It was about that time coach Rex Ryan pushed the Jets to a resounding win and changed the course of Stanton’s life. He owes it to Ryan for even owning a camera—not that Ryan knows that. “If it wasn’t for Rex Ryan running up the score against the Cincinnati Bengals three years ago, I wouldn’t even be here,” he said. In the fall of 2009, near the end of his trading career in Chicago, Stanton won a football pool after betting on a 37-point win. The Jets beat the Bengals 37–0. “So Rex Ryan won me this camera right here. I would still love to photograph Rex Ryan and tell him that story. I will one day.”
Stanton has been running HONY full-time since November of 2010 and admits to getting slightly bored with it. But unlike in his youth where his wanderlust would draw him to a new project, he has matured and looks forward to the next evolution.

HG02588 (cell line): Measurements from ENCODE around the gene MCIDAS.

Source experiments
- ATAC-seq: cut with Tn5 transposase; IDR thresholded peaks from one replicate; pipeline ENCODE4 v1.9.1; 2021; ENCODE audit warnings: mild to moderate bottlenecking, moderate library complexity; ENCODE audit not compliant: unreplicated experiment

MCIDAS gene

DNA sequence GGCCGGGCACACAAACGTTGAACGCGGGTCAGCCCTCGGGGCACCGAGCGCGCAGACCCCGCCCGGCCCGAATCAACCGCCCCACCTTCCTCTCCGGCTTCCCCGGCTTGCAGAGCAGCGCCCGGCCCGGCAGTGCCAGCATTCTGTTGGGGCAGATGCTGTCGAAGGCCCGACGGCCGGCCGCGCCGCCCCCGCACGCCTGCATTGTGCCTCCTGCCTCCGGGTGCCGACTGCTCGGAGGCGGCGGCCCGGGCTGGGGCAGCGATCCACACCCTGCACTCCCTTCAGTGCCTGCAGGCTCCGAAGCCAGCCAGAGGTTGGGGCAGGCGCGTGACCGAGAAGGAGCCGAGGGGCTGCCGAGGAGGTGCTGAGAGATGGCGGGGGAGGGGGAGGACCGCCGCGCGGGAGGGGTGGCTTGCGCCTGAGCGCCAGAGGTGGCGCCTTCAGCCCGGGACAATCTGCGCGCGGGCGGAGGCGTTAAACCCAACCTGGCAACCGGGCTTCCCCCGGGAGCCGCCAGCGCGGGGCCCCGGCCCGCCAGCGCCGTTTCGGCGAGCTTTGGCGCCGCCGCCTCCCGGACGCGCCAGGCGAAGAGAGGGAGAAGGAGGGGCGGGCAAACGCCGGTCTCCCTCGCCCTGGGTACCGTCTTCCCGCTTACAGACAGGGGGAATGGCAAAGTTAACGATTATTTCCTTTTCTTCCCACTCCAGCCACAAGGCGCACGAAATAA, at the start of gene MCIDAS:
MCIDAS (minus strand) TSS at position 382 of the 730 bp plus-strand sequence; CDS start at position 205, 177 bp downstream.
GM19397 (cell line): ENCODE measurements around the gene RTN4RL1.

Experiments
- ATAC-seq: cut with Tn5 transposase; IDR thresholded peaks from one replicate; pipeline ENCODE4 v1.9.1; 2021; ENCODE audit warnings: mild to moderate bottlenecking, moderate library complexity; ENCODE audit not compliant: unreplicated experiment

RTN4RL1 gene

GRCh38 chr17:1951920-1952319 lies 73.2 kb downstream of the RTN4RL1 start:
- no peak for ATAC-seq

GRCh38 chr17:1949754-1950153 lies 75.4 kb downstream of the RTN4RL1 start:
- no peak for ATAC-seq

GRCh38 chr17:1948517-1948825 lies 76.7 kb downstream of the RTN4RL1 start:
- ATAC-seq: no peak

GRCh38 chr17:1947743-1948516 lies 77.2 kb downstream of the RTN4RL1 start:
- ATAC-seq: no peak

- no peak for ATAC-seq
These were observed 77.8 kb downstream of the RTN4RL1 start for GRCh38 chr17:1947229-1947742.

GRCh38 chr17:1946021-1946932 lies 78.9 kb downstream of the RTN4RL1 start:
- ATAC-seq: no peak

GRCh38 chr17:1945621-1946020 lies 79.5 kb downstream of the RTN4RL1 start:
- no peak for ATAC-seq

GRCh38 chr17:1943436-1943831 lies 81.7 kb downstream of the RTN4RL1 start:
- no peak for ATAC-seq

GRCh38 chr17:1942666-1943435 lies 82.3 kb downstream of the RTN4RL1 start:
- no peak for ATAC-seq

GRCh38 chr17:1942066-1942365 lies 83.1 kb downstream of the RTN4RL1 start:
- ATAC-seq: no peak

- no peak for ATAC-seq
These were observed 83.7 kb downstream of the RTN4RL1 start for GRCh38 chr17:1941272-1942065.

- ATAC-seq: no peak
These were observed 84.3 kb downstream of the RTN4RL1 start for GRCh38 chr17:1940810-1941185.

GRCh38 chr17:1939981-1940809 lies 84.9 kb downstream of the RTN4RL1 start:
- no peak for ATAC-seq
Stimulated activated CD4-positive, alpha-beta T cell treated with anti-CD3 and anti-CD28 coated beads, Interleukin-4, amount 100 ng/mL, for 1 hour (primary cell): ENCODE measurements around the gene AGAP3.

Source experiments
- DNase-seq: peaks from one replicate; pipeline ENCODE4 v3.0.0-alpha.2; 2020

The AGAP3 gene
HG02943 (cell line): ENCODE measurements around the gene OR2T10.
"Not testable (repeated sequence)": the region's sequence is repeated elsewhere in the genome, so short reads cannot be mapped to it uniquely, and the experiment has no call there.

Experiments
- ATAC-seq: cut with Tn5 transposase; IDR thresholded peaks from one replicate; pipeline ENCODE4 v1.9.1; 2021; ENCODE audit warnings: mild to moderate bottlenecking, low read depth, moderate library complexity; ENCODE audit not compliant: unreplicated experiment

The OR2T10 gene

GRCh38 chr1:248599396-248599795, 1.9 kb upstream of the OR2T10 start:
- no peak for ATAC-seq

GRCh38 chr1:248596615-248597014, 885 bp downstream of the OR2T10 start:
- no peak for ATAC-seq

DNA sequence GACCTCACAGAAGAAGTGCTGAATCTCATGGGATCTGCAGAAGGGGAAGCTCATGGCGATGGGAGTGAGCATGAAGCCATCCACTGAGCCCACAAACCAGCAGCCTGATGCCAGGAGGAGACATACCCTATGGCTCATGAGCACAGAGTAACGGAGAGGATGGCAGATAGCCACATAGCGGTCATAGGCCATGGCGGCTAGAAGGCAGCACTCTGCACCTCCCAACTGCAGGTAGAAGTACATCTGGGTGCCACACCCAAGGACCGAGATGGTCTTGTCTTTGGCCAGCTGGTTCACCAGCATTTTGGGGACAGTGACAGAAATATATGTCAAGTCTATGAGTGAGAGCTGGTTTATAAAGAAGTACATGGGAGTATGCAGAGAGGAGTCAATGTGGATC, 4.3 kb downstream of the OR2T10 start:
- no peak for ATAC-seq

“I think it’s healthy to get bored with your own work,” he said. “Then you take it to a level where it’s got your attention again, and it will probably refresh the attention of your audience also.”
In June, Stanton wrapped up the first print sale of a selection of HONY pictures, selling them for $30 each and personally signing each one. The sale was highly successful, giving Stanton financial breathing room he has not known during his time in New York.
Stanton aims to put the money back into the project: specifically by bringing the website up to par with his social media sites. He also wants to get back to writing and plotting the photos on the map—the original reason he started the project, but something that fell by the wayside.
No matter what the future holds, Stanton knows there is one path to success: “What makes my work grow is not spending money … It’s walking the streets, spending a lot of time out there and finding interesting content.”